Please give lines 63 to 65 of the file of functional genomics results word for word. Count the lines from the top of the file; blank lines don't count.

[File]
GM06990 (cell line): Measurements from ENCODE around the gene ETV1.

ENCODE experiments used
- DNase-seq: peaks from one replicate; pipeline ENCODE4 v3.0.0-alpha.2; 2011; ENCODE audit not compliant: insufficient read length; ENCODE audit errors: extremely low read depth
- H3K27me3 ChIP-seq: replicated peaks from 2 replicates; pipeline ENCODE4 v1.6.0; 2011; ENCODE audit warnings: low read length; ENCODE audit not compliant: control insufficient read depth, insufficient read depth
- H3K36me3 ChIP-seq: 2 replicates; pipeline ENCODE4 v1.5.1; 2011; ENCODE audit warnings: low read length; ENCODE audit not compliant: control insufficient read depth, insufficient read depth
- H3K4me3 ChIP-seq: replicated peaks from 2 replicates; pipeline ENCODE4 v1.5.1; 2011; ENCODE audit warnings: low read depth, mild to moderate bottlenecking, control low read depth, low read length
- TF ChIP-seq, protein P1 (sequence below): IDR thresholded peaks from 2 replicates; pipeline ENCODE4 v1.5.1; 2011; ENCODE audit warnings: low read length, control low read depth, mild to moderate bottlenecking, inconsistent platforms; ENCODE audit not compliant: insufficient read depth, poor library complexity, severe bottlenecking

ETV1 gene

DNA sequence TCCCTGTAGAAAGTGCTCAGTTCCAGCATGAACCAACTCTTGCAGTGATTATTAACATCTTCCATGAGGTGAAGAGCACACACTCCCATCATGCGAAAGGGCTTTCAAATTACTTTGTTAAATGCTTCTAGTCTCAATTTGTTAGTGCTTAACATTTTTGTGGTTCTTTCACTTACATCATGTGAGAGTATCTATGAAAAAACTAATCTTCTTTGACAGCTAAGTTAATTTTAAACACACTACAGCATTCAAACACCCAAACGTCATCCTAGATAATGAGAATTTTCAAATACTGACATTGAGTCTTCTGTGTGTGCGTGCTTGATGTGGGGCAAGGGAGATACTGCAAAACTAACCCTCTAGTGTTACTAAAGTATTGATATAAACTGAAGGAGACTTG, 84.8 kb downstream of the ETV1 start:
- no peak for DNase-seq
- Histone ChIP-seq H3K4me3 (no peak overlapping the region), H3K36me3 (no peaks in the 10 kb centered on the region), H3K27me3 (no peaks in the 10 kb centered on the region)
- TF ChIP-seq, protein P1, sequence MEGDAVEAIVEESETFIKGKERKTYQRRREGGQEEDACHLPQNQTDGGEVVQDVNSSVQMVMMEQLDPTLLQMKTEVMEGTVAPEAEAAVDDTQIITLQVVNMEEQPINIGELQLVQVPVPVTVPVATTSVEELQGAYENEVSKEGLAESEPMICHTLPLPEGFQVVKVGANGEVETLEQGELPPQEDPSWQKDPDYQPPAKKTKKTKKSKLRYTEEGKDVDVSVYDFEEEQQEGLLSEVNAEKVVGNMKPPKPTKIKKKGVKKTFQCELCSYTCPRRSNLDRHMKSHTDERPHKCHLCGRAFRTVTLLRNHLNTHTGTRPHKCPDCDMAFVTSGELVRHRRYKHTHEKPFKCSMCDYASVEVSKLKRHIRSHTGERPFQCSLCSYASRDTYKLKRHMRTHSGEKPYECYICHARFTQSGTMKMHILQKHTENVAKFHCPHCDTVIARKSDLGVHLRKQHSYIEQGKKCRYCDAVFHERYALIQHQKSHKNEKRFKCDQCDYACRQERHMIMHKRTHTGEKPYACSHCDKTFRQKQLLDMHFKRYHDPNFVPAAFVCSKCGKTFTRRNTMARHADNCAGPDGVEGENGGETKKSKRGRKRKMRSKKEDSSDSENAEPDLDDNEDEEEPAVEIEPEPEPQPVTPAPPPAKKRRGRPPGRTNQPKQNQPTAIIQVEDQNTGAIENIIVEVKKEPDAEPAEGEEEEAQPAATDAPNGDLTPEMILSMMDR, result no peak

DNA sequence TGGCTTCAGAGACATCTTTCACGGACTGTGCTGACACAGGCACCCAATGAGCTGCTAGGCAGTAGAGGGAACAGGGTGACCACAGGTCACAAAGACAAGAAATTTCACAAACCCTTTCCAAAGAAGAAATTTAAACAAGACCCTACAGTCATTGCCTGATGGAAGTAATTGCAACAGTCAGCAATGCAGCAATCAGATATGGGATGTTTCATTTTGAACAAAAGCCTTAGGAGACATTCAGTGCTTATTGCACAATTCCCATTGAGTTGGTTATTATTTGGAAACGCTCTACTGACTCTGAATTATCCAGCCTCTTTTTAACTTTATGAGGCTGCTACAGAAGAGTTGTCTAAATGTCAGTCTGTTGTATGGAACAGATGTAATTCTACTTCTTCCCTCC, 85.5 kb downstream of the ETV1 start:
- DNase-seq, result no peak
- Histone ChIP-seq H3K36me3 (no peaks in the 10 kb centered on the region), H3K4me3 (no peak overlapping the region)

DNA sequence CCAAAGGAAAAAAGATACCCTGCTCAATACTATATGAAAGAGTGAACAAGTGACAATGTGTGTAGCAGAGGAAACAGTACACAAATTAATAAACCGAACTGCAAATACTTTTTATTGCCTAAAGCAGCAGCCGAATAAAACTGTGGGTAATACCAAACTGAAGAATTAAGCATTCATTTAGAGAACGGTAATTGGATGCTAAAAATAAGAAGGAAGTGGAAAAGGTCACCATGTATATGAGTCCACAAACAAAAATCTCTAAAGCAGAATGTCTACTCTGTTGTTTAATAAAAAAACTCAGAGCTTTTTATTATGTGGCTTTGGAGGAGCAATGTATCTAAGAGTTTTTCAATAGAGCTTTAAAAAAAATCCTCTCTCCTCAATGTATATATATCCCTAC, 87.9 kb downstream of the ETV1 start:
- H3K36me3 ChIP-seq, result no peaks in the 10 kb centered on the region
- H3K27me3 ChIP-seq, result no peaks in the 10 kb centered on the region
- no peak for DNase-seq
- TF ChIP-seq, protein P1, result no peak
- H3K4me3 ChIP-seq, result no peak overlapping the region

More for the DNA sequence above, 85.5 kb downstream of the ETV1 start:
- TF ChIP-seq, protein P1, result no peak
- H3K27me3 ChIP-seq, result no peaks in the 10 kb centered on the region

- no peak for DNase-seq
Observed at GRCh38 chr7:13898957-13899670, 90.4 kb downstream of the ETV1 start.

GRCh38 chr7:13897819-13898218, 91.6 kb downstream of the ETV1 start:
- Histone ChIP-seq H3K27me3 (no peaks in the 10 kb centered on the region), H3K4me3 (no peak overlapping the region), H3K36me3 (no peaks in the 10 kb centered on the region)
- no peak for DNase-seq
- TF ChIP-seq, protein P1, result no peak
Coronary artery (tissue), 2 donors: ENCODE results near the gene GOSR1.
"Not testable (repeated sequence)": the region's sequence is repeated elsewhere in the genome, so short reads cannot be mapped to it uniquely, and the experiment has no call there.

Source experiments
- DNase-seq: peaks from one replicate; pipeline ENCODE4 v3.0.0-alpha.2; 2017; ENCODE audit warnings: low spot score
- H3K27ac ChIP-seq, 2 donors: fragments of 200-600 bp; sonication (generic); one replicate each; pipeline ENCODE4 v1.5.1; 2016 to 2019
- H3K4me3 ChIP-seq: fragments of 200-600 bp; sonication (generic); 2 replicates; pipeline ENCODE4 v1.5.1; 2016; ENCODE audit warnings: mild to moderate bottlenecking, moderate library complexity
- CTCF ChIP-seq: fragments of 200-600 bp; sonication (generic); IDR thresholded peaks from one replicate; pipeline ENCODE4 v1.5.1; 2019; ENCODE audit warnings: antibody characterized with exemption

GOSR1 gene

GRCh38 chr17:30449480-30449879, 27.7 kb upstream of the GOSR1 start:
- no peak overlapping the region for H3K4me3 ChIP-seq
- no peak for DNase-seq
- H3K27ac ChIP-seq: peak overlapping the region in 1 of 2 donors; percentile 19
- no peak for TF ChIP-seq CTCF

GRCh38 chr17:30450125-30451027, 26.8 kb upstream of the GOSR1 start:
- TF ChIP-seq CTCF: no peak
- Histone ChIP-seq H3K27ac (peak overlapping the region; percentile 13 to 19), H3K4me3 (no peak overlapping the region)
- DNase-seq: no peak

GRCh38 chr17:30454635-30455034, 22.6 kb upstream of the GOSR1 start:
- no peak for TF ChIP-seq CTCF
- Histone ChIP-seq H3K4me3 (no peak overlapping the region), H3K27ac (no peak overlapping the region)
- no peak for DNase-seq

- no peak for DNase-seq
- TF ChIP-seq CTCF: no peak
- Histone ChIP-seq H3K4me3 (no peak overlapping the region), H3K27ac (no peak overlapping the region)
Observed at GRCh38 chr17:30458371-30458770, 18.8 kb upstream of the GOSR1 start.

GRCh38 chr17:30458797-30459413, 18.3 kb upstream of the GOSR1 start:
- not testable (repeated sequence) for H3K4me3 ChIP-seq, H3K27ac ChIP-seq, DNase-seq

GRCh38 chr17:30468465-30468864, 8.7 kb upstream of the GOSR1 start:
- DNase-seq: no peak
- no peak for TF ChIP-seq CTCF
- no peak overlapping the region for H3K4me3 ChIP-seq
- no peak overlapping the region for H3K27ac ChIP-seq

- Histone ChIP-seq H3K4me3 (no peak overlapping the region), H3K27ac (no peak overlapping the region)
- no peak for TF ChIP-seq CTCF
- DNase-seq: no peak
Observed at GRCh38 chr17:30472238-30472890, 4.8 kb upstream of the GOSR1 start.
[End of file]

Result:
- Histone ChIP-seq H3K4me3 (no peak overlapping the region), H3K27ac (no peak overlapping the region)
- no peak for TF ChIP-seq CTCF
- DNase-seq: no peak